Why did you choose this program?
I choose the Semester at the University of Westminster for two reasons: academics and location. Academics, because it was one of the few schools that offered photography courses. And location because the school was in the heart of London.
It offered easy access to transportation around the city and out of the city. Whether it was to the countryside, trains, or the airport. There wasn't going to be a question of "how will we get there?" or "how expensive will it be?". I knew any trip I wanted to plan once I got there was going to be doable.
What did your program provider assist you with, and what did you have to organize on your own?
I did an independent program, CIS abroad, and they assisted me with the academics courses and getting the courses approved for academic credit, the financial process, transition into the program, and just about every question that I could think of they answered.
They have an amazing staff that help you through the stages of applying and getting you abroad, and their on site staff go above and beyond to make you feel comfortable and at home abroad.
While I was abroad and ran into some trouble in another country (my passport was pick-pocketed), my on-site coordinator contacted the on-site coordinator in that country and she was able to meet up with me and help through. They are an amazing team and I am truly grateful for all they do.
I organized my credits and classes to make sure I would come back to school with everything in line for graduation, flights, finances and expenses while abroad, learning about my new "home", and pre-planning potential trips.
What is one piece of advice you'd give to someone going on your program?
Never go a day without going out into the city to explore. Even if you aren't feeling well, the weather sucks, or you're just tired. Get out there. You are only living abroad for so long, so take advantage of every precious day and explore.
You don't even have to go far to find something you have never seen before. Trust me, in no time you will know the city like a local and will have a little pride to be able to say you wandered the city everyday.
What does an average day/week look like as a participant of this program?
An average day at Westminster is your normal rise and shine for classes. Depending on your campus, you can either walk to class or hop on the tube.
When the "study" part of studying abroad is done for the day, the fun begins and the daily adventures around Regent & Oxford Street, to Big Ben, or jump on the Tube to find a new part of the city to wander around for the day.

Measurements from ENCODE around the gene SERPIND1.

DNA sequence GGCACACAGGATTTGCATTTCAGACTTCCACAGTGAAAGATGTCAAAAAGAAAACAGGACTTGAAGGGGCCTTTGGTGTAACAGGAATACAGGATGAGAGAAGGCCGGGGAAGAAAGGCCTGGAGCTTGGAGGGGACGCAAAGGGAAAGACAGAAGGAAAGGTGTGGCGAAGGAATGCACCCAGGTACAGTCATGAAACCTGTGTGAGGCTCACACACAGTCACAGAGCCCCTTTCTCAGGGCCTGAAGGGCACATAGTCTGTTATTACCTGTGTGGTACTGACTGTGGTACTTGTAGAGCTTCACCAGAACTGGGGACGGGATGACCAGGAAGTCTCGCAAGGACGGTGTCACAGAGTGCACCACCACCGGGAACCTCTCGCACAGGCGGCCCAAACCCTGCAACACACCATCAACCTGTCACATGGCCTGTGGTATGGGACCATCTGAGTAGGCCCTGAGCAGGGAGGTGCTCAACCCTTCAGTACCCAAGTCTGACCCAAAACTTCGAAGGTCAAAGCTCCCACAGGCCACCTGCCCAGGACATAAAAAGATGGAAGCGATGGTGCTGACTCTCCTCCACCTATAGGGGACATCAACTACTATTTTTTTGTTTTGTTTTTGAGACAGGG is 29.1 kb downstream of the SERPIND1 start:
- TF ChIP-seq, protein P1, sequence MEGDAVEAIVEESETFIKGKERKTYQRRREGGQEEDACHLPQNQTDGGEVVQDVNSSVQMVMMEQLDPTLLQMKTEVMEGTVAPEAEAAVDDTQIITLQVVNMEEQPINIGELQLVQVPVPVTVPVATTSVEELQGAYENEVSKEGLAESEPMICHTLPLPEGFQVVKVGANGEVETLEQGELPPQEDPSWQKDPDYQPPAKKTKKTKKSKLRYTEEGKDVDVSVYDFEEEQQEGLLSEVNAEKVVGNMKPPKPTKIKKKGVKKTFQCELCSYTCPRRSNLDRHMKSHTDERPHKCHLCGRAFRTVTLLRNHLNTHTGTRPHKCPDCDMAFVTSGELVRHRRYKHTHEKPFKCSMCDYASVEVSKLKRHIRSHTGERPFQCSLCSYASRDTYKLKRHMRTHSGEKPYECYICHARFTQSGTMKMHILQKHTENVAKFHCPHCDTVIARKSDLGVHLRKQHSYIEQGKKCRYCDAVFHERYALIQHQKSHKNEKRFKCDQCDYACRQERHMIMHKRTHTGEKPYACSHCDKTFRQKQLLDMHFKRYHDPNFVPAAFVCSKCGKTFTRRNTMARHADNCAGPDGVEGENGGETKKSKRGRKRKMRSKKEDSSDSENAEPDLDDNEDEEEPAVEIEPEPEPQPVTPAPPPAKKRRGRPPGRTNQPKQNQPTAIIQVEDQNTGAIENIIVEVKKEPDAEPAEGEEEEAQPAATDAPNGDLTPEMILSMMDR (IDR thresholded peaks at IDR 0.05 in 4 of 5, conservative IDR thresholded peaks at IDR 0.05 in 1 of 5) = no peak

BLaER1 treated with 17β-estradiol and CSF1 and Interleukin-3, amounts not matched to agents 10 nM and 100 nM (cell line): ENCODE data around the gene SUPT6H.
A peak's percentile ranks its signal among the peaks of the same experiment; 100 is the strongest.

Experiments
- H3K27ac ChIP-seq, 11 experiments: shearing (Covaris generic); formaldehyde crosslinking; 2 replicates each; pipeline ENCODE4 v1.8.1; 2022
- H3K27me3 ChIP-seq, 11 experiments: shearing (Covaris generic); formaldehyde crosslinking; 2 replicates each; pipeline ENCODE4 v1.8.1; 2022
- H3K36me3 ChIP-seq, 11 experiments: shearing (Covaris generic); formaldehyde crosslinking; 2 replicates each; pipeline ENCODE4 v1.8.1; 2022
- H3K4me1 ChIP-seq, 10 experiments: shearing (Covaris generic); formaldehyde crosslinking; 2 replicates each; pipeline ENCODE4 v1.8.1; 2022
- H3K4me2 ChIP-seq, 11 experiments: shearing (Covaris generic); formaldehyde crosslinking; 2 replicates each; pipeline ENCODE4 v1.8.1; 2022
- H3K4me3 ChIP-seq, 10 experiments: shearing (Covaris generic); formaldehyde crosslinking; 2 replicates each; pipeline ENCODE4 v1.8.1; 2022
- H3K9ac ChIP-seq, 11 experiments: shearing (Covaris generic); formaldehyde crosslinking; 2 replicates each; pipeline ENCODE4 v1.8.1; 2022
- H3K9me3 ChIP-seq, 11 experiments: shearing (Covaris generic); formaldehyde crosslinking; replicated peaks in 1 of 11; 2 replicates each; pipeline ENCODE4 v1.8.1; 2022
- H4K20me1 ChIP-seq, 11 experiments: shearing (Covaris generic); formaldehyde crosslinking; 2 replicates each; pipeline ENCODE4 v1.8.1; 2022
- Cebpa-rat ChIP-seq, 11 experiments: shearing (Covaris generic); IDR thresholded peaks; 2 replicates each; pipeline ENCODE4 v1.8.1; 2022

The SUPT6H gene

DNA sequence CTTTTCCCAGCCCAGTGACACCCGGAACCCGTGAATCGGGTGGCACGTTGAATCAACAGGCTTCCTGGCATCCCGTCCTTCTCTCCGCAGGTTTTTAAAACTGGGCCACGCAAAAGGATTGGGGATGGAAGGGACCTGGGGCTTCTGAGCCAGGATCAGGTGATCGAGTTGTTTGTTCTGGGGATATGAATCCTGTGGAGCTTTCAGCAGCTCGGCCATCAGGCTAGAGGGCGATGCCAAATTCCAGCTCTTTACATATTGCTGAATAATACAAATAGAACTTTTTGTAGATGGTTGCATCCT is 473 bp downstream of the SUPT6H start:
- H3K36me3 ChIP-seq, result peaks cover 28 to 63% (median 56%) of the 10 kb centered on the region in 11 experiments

At the end of the day, if you are not making a mess with friends in the tiny on-campus kitchens as everyone tries to make dinner, you will probably be at a pub (okay, the pub thing is a once, twice a week thing,not everyday!).
Going into your experience abroad, what was your biggest fear, and how did you overcome it and/or how did your views on the issue change?
I think my biggest fear going into my program was I wasn't going to meet people who wanted to travel as much and as far as I wanted to. I wasn't afraid to do one or two solo day or weekend trips, but I didn't want to get to a point where I was always traveling on my own because I couldn't find anyone to travel with.
When the time came, I rarely ever traveled alone when I planned a trip and asked friends if they wanted to come. From my experience, everyone that studies abroad wants to get the most out of their time there, have a very hard time saying no to a new adventure, and are always up for exploring something new.
I think that vibe, putting a bunch of traveling souls together, is the most amazing part of studying abroad and what makes the bond between the friends you make abroad so strong: you are constantly on the move, in cramped quarters, making mistakes and learning as you go, and laughing and having fun along the way (all while taking in the best culture and experiences the world has to offer).
What did you learn about yourself from studying abroad?
I have done two studies abroad, and looking back I have learned five lessons from my journey:
- I am not afraid to be myself anymore.
- I am fiercely independent.
- I can laugh even in the darkest of times.
- With a little planning, and a lot of scheming, nothing is impossible.
- The best addiction in life is travel: it feeds your soul